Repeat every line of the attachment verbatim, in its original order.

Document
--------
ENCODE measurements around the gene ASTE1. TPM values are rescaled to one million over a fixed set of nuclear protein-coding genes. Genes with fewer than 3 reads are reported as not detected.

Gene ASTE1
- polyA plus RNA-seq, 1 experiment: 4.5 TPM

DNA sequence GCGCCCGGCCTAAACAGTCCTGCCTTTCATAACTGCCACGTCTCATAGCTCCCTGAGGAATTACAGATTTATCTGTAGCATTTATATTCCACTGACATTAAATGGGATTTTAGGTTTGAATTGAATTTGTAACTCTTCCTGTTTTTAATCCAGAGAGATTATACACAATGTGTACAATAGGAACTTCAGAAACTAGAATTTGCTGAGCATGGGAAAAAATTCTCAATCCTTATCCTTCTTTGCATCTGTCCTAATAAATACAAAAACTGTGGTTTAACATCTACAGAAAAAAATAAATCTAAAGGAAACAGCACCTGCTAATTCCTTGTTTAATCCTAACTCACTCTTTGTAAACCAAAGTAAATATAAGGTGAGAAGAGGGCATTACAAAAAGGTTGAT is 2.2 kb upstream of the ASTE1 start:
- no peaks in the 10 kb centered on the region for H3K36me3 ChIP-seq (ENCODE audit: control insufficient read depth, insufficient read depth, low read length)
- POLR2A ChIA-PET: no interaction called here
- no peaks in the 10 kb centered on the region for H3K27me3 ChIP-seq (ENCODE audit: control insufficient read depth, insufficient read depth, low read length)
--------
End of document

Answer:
ENCODE measurements around the gene ASTE1. TPM values are rescaled to one million over a fixed set of nuclear protein-coding genes. Genes with fewer than 3 reads are reported as not detected.

Gene ASTE1
- polyA plus RNA-seq, 1 experiment: 4.5 TPM

DNA sequence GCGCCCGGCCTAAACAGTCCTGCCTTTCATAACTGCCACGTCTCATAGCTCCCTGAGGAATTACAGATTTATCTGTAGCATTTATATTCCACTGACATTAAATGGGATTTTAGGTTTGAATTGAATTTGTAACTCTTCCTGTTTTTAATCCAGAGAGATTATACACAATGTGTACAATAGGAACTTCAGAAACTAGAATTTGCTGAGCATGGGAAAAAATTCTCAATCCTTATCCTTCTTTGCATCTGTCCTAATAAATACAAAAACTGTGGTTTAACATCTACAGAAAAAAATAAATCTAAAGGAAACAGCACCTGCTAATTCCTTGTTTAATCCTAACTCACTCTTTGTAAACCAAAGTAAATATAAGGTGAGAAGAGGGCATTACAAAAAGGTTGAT is 2.2 kb upstream of the ASTE1 start:
- no peaks in the 10 kb centered on the region for H3K36me3 ChIP-seq (ENCODE audit: control insufficient read depth, insufficient read depth, low read length)
- POLR2A ChIA-PET: no interaction called here
- no peaks in the 10 kb centered on the region for H3K27me3 ChIP-seq (ENCODE audit: control insufficient read depth, insufficient read depth, low read length)